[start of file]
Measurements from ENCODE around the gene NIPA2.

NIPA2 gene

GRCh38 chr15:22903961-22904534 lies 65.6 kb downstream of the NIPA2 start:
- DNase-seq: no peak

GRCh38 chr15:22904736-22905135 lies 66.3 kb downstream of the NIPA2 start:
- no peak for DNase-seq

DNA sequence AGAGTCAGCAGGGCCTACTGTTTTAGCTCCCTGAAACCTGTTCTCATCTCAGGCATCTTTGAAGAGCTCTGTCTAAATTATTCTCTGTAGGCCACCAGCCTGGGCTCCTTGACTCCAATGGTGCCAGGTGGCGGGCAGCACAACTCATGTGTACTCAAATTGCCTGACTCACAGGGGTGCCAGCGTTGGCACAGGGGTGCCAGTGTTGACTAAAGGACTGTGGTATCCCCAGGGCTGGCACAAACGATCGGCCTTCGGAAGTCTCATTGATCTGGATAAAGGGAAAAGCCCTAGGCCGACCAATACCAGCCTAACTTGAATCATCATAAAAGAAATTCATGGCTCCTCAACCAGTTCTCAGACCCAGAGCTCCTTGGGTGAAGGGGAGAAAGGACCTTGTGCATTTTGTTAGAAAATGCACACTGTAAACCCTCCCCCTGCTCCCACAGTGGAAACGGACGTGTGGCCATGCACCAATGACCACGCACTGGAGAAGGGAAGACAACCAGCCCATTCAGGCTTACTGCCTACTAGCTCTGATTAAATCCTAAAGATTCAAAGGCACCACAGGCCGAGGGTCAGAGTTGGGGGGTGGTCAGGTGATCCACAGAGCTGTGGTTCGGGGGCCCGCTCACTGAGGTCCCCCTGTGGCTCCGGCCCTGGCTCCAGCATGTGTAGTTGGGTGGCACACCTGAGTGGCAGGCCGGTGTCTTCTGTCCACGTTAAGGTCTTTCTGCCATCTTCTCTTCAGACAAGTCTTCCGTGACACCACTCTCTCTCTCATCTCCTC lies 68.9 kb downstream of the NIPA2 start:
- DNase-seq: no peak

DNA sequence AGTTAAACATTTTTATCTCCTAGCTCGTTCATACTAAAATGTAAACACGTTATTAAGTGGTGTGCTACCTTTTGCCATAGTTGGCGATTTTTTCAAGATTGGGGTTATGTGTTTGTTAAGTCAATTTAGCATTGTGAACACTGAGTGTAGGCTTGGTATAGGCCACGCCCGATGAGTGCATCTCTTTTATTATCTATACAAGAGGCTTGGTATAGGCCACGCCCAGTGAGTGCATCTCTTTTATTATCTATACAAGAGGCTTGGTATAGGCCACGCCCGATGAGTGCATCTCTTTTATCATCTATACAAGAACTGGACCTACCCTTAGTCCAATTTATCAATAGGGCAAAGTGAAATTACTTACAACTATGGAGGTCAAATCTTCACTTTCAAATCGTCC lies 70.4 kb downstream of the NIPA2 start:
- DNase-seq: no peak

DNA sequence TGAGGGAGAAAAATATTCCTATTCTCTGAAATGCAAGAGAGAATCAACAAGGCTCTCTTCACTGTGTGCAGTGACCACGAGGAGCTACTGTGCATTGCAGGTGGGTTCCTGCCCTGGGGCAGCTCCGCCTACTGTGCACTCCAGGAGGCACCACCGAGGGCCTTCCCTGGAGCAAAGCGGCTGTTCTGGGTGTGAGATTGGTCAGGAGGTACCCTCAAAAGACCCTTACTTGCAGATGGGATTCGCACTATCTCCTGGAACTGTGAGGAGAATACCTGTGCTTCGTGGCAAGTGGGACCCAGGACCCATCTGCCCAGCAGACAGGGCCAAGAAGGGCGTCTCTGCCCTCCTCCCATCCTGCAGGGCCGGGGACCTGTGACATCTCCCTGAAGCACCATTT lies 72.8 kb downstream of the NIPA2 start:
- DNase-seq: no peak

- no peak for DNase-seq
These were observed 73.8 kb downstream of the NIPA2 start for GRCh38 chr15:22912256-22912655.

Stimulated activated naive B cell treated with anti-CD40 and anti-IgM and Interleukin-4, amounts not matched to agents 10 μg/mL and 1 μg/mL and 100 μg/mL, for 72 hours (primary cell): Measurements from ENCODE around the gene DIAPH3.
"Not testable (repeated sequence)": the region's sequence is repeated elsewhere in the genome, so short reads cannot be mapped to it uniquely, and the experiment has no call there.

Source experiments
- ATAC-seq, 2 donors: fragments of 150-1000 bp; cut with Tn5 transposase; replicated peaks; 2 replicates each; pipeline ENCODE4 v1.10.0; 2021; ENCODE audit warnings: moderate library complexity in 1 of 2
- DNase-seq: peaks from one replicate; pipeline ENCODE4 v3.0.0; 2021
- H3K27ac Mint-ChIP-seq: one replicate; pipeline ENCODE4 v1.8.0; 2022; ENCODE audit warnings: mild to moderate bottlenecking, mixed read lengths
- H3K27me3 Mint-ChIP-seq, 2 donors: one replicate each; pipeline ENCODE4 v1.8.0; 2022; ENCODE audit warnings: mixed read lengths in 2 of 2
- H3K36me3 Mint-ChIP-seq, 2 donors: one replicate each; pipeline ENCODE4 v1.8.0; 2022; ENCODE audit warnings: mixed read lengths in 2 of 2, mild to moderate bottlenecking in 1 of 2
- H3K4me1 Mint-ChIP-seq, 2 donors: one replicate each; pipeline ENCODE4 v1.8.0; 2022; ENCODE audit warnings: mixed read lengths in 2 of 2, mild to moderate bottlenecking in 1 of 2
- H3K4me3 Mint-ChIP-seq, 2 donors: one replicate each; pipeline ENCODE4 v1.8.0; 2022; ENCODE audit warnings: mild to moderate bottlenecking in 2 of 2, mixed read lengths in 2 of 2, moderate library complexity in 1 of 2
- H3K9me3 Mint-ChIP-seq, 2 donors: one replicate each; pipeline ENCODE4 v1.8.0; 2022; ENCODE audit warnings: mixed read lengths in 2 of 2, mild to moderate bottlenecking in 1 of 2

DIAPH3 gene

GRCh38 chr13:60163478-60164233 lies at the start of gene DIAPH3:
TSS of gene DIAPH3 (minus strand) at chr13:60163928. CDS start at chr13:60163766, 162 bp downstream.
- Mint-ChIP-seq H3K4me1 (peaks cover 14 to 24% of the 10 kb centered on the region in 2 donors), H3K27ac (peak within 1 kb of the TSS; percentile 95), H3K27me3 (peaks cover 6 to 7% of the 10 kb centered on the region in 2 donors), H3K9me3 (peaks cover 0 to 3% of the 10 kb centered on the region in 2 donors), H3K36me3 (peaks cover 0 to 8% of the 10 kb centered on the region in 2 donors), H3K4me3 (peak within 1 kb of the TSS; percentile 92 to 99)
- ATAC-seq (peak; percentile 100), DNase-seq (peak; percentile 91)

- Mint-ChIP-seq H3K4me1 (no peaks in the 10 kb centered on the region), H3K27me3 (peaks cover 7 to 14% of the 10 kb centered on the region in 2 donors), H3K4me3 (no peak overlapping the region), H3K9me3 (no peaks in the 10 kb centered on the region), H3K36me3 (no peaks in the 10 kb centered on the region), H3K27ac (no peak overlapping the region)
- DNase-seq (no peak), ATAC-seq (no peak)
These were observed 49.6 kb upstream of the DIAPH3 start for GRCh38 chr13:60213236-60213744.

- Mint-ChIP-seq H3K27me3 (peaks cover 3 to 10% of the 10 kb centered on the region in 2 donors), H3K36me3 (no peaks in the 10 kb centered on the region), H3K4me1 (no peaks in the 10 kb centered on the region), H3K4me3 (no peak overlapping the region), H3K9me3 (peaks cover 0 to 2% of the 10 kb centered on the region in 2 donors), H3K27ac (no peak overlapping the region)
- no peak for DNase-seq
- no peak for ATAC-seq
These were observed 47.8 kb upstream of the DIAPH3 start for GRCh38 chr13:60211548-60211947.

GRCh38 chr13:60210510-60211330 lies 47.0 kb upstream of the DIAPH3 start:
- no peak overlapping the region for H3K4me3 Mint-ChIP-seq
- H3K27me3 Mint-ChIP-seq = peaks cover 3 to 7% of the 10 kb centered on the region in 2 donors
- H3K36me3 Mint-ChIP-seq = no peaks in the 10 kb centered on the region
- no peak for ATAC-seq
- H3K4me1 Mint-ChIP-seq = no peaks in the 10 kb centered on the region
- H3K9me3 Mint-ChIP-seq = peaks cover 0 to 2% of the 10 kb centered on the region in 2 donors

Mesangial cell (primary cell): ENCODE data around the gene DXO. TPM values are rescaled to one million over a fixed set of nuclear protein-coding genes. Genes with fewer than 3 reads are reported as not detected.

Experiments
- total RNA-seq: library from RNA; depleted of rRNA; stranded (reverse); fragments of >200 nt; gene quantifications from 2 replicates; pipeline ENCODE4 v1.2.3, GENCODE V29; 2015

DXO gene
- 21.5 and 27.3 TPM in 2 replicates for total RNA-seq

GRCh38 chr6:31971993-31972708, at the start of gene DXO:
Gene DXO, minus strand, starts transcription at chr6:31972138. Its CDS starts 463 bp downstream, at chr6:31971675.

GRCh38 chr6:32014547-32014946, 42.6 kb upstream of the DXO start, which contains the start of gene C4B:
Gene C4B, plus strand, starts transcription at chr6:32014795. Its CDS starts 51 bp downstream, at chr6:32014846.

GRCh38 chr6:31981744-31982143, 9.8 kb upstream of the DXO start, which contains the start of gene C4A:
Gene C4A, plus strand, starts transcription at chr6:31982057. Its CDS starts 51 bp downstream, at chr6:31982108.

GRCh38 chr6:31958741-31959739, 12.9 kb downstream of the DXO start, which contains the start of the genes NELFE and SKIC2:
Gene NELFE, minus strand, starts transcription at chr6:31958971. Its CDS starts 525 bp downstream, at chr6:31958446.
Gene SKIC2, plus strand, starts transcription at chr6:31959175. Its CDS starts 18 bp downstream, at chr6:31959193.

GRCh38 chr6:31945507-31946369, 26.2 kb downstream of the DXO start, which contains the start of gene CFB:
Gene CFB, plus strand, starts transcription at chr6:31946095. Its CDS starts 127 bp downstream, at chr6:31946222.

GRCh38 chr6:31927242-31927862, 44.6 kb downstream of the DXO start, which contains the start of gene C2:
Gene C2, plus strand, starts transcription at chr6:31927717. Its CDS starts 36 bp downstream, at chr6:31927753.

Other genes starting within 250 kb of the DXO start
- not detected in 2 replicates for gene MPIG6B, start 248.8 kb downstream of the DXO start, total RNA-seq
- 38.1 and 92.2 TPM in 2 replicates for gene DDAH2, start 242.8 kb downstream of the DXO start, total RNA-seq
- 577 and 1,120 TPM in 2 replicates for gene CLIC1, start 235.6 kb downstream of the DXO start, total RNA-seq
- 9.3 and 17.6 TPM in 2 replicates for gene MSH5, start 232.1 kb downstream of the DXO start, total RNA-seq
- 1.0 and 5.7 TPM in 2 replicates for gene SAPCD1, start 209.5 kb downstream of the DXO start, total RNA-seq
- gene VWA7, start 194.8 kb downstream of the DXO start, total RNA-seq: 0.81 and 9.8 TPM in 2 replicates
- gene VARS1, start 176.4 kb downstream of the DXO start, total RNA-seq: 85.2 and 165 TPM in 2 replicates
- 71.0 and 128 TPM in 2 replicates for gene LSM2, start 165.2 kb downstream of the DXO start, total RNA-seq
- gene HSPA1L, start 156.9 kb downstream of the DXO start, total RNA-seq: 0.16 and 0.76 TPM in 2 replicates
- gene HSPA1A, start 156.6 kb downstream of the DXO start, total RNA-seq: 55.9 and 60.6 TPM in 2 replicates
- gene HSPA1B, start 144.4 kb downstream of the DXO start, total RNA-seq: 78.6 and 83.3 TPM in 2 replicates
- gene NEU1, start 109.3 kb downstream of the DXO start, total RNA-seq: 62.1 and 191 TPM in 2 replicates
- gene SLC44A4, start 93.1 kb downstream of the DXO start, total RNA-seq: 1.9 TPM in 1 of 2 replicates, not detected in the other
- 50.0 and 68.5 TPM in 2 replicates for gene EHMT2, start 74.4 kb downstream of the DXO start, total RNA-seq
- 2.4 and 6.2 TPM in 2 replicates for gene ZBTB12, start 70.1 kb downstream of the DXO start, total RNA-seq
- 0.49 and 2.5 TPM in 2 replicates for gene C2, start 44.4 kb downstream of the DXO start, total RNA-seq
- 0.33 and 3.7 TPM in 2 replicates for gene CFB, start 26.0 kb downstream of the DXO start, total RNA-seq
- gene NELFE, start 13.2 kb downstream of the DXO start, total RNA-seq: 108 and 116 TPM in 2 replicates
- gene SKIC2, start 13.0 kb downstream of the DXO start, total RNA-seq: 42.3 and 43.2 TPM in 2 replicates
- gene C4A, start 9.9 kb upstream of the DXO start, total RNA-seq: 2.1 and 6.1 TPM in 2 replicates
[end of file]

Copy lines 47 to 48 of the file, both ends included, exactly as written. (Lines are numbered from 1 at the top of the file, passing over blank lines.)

- total RNA-seq: library from RNA; depleted of rRNA; stranded (reverse); fragments of >200 nt; gene quantifications from 2 replicates; pipeline ENCODE4 v1.2.3, GENCODE V29; 2015

DXO gene